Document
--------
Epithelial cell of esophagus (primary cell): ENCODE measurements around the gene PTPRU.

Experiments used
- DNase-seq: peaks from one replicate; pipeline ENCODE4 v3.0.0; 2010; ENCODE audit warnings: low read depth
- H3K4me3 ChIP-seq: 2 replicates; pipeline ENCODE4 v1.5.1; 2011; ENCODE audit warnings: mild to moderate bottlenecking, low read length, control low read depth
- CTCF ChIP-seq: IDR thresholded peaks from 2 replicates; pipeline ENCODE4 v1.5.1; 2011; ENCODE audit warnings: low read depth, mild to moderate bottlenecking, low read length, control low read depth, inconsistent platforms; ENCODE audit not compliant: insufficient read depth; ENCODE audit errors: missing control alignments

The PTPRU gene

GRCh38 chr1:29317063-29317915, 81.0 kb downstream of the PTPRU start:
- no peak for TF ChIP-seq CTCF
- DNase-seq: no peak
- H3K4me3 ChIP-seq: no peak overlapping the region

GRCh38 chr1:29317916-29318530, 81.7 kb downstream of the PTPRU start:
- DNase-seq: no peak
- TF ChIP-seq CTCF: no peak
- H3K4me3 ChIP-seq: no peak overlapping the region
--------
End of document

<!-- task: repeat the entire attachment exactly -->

Epithelial cell of esophagus (primary cell): ENCODE measurements around the gene PTPRU.

Experiments used
- DNase-seq: peaks from one replicate; pipeline ENCODE4 v3.0.0; 2010; ENCODE audit warnings: low read depth
- H3K4me3 ChIP-seq: 2 replicates; pipeline ENCODE4 v1.5.1; 2011; ENCODE audit warnings: mild to moderate bottlenecking, low read length, control low read depth
- CTCF ChIP-seq: IDR thresholded peaks from 2 replicates; pipeline ENCODE4 v1.5.1; 2011; ENCODE audit warnings: low read depth, mild to moderate bottlenecking, low read length, control low read depth, inconsistent platforms; ENCODE audit not compliant: insufficient read depth; ENCODE audit errors: missing control alignments

The PTPRU gene

GRCh38 chr1:29317063-29317915, 81.0 kb downstream of the PTPRU start:
- no peak for TF ChIP-seq CTCF
- DNase-seq: no peak
- H3K4me3 ChIP-seq: no peak overlapping the region

GRCh38 chr1:29317916-29318530, 81.7 kb downstream of the PTPRU start:
- DNase-seq: no peak
- TF ChIP-seq CTCF: no peak
- H3K4me3 ChIP-seq: no peak overlapping the region